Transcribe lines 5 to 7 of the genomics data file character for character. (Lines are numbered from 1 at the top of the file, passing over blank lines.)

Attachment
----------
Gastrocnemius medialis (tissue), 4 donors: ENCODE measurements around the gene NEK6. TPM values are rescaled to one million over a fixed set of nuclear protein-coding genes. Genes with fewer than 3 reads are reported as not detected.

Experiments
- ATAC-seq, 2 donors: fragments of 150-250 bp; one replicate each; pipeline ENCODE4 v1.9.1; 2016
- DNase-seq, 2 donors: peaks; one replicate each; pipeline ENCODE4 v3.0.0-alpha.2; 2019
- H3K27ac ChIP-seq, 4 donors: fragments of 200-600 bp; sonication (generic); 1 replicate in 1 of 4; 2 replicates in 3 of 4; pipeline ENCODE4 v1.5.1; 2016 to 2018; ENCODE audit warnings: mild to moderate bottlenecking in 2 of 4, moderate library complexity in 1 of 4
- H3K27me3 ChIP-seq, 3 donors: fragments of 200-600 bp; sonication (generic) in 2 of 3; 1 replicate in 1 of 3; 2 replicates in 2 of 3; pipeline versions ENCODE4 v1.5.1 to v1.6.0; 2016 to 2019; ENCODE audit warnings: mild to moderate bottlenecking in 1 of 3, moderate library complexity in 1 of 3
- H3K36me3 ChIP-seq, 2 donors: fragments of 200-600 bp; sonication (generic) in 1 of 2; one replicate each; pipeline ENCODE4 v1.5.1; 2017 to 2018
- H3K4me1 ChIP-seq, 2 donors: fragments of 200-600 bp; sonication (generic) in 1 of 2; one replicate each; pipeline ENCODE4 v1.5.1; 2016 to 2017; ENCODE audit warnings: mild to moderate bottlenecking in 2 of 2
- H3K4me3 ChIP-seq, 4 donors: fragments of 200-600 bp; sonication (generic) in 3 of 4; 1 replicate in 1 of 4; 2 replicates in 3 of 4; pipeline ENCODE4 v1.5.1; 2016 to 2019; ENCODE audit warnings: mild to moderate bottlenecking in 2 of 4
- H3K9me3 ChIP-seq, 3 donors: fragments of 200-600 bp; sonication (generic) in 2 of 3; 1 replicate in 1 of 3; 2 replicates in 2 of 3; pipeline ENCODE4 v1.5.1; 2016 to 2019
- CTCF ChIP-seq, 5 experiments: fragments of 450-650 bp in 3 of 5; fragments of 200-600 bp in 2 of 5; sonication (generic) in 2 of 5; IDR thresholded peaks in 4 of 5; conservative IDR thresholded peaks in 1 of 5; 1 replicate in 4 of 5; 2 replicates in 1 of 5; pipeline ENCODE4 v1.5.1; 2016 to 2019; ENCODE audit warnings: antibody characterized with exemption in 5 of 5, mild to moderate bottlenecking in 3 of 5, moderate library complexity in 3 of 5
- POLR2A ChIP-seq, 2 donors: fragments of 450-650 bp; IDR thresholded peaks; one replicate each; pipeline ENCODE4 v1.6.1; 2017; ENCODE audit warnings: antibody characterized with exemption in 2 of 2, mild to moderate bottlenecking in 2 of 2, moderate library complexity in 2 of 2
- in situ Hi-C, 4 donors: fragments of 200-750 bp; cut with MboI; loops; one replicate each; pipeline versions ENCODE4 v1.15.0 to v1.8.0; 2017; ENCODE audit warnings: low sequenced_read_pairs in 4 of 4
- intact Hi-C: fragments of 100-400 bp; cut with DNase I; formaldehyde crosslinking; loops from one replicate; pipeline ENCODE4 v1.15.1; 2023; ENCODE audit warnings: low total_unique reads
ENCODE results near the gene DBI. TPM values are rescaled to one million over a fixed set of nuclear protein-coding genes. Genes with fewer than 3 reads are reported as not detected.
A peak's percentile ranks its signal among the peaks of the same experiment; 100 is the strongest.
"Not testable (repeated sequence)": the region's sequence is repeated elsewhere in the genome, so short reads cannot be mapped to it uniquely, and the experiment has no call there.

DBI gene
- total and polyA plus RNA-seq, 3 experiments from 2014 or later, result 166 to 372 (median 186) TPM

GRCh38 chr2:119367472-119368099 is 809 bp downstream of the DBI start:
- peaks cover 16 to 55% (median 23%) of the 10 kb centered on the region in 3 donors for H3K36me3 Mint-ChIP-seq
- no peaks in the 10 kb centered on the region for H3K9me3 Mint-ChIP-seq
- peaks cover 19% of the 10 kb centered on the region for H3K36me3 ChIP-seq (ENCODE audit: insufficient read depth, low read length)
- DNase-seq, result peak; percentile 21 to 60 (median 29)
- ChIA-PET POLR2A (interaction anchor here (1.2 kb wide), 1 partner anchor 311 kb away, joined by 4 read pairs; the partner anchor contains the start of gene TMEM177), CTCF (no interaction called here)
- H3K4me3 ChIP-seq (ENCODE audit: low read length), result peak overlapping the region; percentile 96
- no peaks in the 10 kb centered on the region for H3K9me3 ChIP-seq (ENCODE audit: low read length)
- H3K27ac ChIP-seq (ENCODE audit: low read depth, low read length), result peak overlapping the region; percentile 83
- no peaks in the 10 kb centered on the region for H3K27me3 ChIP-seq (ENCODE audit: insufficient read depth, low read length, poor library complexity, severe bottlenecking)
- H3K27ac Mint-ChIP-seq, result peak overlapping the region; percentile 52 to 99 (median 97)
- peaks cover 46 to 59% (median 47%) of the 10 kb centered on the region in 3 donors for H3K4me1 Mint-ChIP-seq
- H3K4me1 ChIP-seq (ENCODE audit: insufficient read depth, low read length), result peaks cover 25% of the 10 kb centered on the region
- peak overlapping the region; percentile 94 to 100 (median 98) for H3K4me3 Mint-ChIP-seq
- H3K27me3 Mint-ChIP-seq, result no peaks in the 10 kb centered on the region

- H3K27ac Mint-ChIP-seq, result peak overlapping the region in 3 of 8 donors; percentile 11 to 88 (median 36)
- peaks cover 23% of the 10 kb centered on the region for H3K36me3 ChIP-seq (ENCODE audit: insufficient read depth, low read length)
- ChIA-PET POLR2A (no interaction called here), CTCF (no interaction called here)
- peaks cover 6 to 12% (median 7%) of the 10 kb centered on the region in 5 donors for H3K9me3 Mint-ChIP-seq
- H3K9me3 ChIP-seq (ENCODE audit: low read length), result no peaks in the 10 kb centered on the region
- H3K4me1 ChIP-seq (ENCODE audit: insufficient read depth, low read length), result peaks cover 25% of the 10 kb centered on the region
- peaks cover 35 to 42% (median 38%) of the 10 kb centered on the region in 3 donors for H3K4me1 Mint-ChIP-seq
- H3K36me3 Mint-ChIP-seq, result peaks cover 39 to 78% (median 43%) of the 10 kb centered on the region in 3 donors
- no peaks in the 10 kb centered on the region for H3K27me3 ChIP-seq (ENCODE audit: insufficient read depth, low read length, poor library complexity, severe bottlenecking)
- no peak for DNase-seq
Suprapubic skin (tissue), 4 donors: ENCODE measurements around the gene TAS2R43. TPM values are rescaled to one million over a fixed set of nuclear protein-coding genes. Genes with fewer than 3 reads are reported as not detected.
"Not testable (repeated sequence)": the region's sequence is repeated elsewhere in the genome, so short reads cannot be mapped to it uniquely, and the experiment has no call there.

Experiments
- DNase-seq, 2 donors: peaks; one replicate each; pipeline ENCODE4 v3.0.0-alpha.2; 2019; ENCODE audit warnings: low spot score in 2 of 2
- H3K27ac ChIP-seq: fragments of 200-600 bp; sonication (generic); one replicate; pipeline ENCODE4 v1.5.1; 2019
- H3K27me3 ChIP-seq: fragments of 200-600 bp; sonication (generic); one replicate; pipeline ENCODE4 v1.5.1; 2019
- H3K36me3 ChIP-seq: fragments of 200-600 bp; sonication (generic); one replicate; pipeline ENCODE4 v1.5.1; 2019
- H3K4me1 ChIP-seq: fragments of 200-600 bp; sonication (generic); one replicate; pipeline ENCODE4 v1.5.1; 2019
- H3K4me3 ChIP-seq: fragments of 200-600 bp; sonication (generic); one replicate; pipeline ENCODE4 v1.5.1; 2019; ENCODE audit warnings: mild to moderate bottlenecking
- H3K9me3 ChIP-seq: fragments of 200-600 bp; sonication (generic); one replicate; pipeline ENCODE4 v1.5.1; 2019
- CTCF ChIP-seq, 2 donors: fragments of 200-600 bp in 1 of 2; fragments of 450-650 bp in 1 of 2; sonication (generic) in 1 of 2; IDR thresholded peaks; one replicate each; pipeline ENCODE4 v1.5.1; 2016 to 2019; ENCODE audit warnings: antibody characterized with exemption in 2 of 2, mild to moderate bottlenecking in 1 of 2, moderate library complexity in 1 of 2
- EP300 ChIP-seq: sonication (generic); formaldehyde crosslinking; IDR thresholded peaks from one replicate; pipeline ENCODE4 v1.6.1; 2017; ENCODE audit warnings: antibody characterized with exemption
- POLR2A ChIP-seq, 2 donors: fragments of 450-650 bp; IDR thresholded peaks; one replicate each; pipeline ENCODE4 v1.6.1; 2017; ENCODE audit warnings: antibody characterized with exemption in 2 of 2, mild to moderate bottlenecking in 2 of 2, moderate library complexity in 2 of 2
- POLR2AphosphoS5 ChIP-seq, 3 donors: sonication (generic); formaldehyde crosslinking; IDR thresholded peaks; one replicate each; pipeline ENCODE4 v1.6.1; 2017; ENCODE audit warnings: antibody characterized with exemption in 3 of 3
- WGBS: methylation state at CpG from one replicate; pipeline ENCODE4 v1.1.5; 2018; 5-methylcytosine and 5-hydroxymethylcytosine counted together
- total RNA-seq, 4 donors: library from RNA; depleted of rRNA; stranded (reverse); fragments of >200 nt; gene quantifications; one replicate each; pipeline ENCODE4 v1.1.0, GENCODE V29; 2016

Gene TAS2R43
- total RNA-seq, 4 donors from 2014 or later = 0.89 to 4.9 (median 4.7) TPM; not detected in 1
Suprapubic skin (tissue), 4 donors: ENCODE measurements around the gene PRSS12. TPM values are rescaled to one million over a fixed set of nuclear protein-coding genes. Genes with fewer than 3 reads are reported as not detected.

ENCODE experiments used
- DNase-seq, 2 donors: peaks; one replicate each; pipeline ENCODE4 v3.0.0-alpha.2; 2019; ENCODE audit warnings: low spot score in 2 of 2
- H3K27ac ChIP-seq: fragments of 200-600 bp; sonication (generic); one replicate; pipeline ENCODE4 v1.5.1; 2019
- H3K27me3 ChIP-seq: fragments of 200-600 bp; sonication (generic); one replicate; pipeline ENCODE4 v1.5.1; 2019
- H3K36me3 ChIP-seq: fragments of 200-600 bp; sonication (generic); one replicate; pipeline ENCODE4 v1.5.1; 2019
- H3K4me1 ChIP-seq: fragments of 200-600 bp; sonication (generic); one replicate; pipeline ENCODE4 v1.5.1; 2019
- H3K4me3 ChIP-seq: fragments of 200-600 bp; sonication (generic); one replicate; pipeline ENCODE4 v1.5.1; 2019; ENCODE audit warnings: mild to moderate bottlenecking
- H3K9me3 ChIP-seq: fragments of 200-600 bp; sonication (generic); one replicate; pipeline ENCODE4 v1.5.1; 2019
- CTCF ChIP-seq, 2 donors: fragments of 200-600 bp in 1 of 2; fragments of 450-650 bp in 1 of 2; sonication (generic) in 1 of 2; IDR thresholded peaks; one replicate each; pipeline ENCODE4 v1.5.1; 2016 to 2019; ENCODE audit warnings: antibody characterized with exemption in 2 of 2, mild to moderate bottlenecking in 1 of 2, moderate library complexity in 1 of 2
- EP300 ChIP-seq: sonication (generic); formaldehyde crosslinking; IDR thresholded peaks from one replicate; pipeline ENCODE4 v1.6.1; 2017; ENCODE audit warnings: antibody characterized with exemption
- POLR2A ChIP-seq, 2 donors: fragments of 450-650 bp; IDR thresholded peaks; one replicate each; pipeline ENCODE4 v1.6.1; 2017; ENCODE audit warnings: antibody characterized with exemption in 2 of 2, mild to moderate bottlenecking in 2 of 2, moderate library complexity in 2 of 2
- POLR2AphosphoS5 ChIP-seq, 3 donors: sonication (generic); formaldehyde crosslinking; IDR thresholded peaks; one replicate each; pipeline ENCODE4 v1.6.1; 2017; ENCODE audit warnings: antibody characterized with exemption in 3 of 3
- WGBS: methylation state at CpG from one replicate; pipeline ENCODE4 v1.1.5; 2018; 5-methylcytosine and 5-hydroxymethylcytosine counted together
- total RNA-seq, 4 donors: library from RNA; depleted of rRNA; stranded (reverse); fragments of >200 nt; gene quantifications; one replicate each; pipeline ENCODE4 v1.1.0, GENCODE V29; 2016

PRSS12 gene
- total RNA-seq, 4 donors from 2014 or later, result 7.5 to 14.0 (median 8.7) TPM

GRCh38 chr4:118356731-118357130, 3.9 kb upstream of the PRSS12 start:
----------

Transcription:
- H3K27ac ChIP-seq, 4 donors: fragments of 200-600 bp; sonication (generic); 1 replicate in 1 of 4; 2 replicates in 3 of 4; pipeline ENCODE4 v1.5.1; 2016 to 2018; ENCODE audit warnings: mild to moderate bottlenecking in 2 of 4, moderate library complexity in 1 of 4
- H3K27me3 ChIP-seq, 3 donors: fragments of 200-600 bp; sonication (generic) in 2 of 3; 1 replicate in 1 of 3; 2 replicates in 2 of 3; pipeline versions ENCODE4 v1.5.1 to v1.6.0; 2016 to 2019; ENCODE audit warnings: mild to moderate bottlenecking in 1 of 3, moderate library complexity in 1 of 3
- H3K36me3 ChIP-seq, 2 donors: fragments of 200-600 bp; sonication (generic) in 1 of 2; one replicate each; pipeline ENCODE4 v1.5.1; 2017 to 2018